Liverpool v QPR

Team: Cerny, Gabbidon, Traore, Young, Ferdinand (Orr), Faurlin, Barton, Smith (Campbell), Mackie (Hill), Wright-Phillips, Bothroyd.

Subs Not Used: Putnins, Connolly, Derry, Buzsaky

Attendance: 45,016

It was one-way traffic in the 1st half and Liverpool could have been 3-0 up if they’d taken their chances and had Cerny not played so well. I take back what I said about him not being good enough to cover for Paddy Kenny – he had a great match. The 2nd half was much better and Rangers could have grabbed a point (at least) if they’d been more adventurous. We gave a fairly average Liverpool team way too much respect. I can see why they have drawn so many home games.

The modern day Anfield has none of the atmosphere of the old stadium – very sterile. Most people did sit down, but a number didn’t and I could hear fans shouting at them to sit down, only to be ignored. There must of been a good few hundred people at the back in rows 34 and 35 who saw next to nothing of the game. I do hope Anton Ferdinand’s injury is not serious. The R’s MOM was most definitely Radek Cerny.

Martin Percival

Neil Warnock has said on many occasions that whoever we play on our travels, we would always have a go at them….it didn’t happen on Saturday. We were over-run in the centre of the park and indeed down the flanks. I would agree with Martin, we gave them too much respect. This was not a ‘great’ Liverpool team, yet we managed to look third rate. A prime example was in the 2nd half when we had a throw-in near the corner flag. Rangers kept possession, but the ball ended up all the way to Cerny after a woeful back-pass by Gabbidon. We got lucky, it could have been three or four at half time. We must now get something next Sunday….we fight on.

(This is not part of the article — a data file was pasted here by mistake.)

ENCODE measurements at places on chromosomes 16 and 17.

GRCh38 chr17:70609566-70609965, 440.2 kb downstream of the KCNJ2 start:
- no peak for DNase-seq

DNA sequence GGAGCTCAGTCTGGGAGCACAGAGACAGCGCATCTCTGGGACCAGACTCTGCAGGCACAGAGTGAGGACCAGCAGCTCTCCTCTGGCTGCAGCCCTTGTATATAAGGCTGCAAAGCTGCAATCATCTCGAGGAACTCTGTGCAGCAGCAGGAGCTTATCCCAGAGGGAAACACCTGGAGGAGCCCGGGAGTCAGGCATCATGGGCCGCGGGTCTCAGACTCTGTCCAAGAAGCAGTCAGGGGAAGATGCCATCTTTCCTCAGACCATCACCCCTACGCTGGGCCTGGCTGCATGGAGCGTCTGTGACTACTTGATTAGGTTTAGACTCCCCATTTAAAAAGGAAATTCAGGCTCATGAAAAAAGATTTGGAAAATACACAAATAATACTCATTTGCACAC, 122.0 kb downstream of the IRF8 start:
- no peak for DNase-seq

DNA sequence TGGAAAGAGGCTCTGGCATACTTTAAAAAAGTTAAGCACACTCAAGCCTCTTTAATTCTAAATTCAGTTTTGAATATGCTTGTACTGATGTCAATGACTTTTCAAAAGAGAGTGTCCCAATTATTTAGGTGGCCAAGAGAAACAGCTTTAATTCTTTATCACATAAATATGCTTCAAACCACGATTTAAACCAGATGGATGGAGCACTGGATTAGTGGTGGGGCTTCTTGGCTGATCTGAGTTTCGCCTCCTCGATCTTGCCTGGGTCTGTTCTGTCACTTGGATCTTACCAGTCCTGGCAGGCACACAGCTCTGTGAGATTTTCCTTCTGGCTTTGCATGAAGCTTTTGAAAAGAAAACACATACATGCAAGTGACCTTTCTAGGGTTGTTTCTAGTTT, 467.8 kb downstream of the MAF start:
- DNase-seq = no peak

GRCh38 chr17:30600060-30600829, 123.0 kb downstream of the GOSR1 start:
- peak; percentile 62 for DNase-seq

Jimmy Murray

The hand gestures were scattered all over Anfield as Luis Suarez inspired Liverpool to victory. From the Uruguayan, a raised thumb to his teammates as they rushed to congratulate his match-winning performance against Queens Park Rangers. From the Kop, after an excruciating anxious finale, there were arms aloft in celebration. For much of a nervous afternoon, the palms of edgy Liverpool supporters appeared to be stitched to heads as a multitude of opportunities were squandered before and after Suarez’s 47th minute header. Suarez may be dealing with enough charges to keep the floodlights lit at Anfield, but he showed no signs of being unduly disturbed as he produced another vivacious display.